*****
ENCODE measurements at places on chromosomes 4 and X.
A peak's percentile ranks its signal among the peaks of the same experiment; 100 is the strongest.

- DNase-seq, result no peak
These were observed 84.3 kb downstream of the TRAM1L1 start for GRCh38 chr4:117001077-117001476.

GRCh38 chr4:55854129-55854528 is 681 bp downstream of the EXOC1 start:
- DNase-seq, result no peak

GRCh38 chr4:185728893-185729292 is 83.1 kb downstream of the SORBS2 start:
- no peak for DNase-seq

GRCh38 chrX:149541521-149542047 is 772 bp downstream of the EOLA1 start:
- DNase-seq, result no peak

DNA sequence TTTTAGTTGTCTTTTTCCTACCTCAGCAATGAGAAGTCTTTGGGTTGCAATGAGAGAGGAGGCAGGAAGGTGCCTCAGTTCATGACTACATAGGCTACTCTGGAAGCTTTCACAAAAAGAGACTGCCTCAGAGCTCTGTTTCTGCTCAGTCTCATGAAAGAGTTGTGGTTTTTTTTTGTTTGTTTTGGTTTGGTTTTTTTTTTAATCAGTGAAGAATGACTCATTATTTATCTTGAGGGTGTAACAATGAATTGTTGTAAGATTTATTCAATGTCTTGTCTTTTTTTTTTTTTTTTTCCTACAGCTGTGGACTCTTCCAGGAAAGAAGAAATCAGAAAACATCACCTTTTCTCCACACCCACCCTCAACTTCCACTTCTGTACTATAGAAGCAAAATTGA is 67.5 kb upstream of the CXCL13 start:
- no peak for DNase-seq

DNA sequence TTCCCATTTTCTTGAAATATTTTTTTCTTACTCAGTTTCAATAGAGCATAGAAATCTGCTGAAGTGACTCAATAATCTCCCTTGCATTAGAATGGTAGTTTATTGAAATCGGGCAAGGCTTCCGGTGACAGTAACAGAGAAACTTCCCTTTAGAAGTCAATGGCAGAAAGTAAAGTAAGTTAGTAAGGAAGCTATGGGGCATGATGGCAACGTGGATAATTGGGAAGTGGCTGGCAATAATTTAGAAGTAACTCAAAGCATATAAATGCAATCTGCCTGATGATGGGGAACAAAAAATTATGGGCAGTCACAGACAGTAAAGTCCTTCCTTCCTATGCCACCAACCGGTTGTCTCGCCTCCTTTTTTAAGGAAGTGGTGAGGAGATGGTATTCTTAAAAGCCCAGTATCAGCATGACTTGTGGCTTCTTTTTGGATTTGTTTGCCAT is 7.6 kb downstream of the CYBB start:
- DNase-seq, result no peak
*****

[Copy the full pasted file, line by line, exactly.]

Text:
ENCODE measurements at places on chromosomes 4 and X.
A peak's percentile ranks its signal among the peaks of the same experiment; 100 is the strongest.

- DNase-seq, result no peak
These were observed 84.3 kb downstream of the TRAM1L1 start for GRCh38 chr4:117001077-117001476.

GRCh38 chr4:55854129-55854528 is 681 bp downstream of the EXOC1 start:
- DNase-seq, result no peak

GRCh38 chr4:185728893-185729292 is 83.1 kb downstream of the SORBS2 start:
- no peak for DNase-seq

GRCh38 chrX:149541521-149542047 is 772 bp downstream of the EOLA1 start:
- DNase-seq, result no peak

DNA sequence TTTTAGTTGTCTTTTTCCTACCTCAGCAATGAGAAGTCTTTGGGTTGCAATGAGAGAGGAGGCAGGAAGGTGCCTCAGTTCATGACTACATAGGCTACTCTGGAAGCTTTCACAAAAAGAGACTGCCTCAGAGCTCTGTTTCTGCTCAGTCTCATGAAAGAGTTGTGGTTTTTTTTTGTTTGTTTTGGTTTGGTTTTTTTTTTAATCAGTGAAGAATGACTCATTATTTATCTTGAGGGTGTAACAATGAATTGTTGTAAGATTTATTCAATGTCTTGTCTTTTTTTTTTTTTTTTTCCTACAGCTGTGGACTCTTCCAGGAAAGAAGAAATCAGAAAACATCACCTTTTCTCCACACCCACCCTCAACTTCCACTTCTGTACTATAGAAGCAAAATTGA is 67.5 kb upstream of the CXCL13 start:
- no peak for DNase-seq

DNA sequence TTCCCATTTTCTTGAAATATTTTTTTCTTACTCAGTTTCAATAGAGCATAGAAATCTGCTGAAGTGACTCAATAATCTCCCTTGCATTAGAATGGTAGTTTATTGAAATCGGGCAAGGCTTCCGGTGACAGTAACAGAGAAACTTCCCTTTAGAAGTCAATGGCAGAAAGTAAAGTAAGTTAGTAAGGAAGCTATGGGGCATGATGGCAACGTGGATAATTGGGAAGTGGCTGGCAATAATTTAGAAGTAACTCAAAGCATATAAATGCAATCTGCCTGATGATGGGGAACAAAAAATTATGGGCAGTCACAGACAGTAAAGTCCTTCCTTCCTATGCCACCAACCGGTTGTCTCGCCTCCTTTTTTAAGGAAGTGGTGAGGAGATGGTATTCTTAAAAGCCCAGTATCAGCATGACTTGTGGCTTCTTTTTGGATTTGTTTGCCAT is 7.6 kb downstream of the CYBB start:
- DNase-seq, result no peak